The two major political parties in the United States are the Democratic Party and the Republican Party, but many Americans have trouble understanding how the two parties differ from one another in their beliefs and political platforms. In this article, we’ll examine three of the most talked-about differences between Republicans and Democrats, looking at Social Security, minimum wage, and foreign policy. Keep reading to find out more about these three topics, and to learn how they affect you!
Things They Agree On
We can all agree that the Republican and Democratic parties are two of the most influential political parties in the world. They both have a long history, dating back to the early 1800s. In the United States, these two parties dominate the political landscape. More than half of voters identify as either Democrat or Republican. There are some similarities between the two, but there are also some significant differences. Let’s take a look at them one by one:
-First, Republicans believe in small government with limited interference from federal agencies and high taxes on businesses while Democrats want more government involvement and lower taxes for individuals.
-Second, Republicans want to repeal Obamacare while Democrats want to keep it.
-Third, we see an interesting contrast when it comes to immigration reform: while the GOP wants stricter policies and laws that focus on illegal immigrants entering our country illegally through our borders, democrats support legislation focused on those who enter our country legally but overstay their visas.
Things they disagree on
Both Republicans and Democrats want what’s best for America, but they often disagree on the best way to achieve it. Here are three of the biggest areas where they differ 1) Healthcare – Republicans believe that free market forces will bring down costs and encourage innovation in the health care industry. Meanwhile, Democrats support a single-payer system like Medicare or Medicaid that covers everyone with government insurance. 2) Taxes – Republicans generally want lower taxes for businesses so corporations can invest more in themselves and create jobs. Meanwhile, Democrats favor raising taxes on higher earners to fund social programs that make sure everyone has access to things like education and healthcare. 3) Immigration – The debate is between protecting America’s borders versus providing a pathway to citizenship through comprehensive immigration reform with some form of amnesty so undocumented immigrants can become citizens.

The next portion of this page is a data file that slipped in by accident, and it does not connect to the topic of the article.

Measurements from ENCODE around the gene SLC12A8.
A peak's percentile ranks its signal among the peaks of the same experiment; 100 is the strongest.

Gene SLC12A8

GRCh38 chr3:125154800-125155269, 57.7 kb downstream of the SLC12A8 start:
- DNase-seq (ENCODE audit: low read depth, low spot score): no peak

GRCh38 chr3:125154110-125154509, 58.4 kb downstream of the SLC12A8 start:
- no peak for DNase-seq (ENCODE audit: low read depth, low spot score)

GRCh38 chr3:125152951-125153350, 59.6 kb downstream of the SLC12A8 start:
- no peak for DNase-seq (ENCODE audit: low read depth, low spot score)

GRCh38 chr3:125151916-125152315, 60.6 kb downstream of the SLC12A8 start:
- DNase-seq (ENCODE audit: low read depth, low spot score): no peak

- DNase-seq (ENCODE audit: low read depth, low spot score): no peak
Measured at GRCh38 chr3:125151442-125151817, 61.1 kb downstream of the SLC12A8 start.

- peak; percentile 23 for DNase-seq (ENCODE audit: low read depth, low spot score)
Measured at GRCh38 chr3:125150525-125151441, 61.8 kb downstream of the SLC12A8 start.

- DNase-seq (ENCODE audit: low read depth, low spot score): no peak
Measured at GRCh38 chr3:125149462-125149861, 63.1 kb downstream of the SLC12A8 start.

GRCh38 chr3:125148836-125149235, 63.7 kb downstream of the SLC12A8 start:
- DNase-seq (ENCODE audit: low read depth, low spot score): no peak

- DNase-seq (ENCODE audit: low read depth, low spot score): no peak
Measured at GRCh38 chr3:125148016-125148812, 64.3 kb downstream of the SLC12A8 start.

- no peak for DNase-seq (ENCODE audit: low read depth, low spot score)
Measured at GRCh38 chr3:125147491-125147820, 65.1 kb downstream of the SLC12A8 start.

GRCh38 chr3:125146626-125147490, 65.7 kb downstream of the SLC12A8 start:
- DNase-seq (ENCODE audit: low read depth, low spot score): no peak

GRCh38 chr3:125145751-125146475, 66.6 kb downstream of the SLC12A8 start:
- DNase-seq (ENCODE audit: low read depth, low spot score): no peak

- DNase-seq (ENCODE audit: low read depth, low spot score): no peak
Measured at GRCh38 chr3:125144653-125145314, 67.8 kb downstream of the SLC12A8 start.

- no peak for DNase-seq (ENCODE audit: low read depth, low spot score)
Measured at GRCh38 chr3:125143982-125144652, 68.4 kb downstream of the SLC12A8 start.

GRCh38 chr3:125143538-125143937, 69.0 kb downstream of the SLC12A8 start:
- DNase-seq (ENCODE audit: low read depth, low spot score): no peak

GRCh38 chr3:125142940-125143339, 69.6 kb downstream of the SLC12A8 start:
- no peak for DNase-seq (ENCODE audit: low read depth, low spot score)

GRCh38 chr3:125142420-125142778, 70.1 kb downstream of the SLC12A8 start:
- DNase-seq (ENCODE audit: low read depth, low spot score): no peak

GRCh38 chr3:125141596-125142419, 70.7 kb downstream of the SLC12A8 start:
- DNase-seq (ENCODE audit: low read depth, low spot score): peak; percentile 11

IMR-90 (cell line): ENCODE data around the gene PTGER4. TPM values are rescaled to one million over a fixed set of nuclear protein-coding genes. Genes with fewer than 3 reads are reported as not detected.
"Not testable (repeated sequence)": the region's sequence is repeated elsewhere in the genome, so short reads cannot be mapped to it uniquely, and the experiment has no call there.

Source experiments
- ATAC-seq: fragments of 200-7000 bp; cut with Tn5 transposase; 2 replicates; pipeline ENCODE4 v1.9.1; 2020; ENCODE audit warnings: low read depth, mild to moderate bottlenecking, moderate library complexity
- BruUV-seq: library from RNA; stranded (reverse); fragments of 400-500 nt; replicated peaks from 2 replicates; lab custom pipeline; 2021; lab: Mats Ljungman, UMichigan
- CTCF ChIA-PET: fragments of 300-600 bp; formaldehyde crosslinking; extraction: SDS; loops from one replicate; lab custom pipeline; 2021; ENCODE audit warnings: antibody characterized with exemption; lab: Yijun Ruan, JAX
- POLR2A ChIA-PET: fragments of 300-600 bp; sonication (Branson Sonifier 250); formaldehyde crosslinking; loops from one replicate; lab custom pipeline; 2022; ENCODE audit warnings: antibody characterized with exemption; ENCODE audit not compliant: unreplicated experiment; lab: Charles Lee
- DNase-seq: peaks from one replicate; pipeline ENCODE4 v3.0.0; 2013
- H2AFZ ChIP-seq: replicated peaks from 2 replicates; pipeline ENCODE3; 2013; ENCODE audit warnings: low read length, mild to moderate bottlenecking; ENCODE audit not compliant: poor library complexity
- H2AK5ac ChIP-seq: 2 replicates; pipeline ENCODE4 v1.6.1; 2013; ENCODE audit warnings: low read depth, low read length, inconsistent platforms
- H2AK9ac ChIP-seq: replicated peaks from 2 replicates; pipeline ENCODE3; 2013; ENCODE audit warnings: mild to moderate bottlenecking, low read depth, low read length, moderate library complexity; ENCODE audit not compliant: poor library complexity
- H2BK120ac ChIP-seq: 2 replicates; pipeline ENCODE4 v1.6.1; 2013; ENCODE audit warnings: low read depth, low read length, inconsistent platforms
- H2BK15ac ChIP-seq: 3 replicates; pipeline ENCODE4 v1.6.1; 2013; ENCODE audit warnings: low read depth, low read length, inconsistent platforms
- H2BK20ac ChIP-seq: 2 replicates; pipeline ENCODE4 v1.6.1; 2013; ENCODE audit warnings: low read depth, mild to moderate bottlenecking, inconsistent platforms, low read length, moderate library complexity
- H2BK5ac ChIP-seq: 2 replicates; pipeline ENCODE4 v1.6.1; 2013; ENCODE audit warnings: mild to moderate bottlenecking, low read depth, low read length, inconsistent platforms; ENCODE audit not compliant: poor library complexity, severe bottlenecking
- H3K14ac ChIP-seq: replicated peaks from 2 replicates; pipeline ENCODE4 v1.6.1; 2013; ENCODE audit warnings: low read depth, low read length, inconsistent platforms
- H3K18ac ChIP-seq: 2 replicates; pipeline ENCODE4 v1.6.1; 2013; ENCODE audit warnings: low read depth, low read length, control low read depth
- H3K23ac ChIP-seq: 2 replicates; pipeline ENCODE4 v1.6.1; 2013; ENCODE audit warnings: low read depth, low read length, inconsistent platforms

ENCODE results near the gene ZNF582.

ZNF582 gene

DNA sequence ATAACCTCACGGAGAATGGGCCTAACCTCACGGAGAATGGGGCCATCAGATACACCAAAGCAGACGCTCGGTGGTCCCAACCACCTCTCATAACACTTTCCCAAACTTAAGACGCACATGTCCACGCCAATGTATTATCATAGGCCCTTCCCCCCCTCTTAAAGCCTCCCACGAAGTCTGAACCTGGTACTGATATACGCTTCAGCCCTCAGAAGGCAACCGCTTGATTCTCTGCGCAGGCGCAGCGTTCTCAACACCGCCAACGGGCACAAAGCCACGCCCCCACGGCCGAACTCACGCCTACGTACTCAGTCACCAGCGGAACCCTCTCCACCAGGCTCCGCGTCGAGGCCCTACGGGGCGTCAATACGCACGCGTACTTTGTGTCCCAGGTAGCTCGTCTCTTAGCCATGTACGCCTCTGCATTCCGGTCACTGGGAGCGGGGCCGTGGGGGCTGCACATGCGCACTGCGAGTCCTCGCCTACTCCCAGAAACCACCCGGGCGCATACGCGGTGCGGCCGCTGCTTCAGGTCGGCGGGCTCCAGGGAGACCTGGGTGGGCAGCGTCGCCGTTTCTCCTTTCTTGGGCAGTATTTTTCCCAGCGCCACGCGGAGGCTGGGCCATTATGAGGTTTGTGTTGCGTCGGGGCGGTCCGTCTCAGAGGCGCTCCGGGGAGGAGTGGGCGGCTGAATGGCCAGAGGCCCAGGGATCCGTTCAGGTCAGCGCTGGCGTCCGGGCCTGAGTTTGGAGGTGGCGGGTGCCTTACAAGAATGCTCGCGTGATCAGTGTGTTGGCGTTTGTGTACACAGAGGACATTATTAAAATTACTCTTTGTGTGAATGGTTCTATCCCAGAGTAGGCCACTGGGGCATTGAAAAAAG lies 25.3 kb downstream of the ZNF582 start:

When it comes to the economy, both parties want to create jobs, but they have different ways of going about it. The Republican Party favors cutting taxes and regulations to help businesses grow, while the Democratic Party favors investing in infrastructure and education to create a skilled workforce. As for immigration, the two parties also take very different approaches. While many democrats favor granting citizenship to undocumented immigrants and keeping borders open, republicans support building a wall along the Mexican border and cracking down on illegal immigration.
The mystery of Trump’s Following
Some say that Trump’s success is due to his reality TV background. Others say it’s his status as a political outsider. But there might be another factor at play: Trump understands how to appeal to people’s emotions. His speeches are filled with catchy slogans, exaggeration, and oversimplification. He can quickly switch gears from attacking opponents to praising himself in order to keep the audience engaged, but he does so without factual accuracy or nuance. For example, he has said we are going to make America great again when referring to how he would solve economic problems like unemployment or decreasing wages. His rhetoric suggests an ability to overcome obstacles with ease—which may have convinced some voters who felt left behind by globalization and left out of the recovery after the 2008 recession that they could vote for him because he was on their side—but also appeals more broadly to those who want change without any specifics about what that change would look like. Trump’s language helped him get through the primary season with fewer staff members than other candidates needed, which meant less vetting of what he said. Bottom line, he gives a voice to the uninformed, voiceless section of America.